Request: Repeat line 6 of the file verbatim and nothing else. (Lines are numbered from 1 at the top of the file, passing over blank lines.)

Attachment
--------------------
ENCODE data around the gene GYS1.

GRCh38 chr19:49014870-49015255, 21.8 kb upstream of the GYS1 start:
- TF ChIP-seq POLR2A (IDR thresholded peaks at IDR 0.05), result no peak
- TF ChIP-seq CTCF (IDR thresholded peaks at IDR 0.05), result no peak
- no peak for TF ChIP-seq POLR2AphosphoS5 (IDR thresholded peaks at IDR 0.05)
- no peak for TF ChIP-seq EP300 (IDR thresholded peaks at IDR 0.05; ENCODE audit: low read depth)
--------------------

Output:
- no peak for TF ChIP-seq EP300 (IDR thresholded peaks at IDR 0.05; ENCODE audit: low read depth)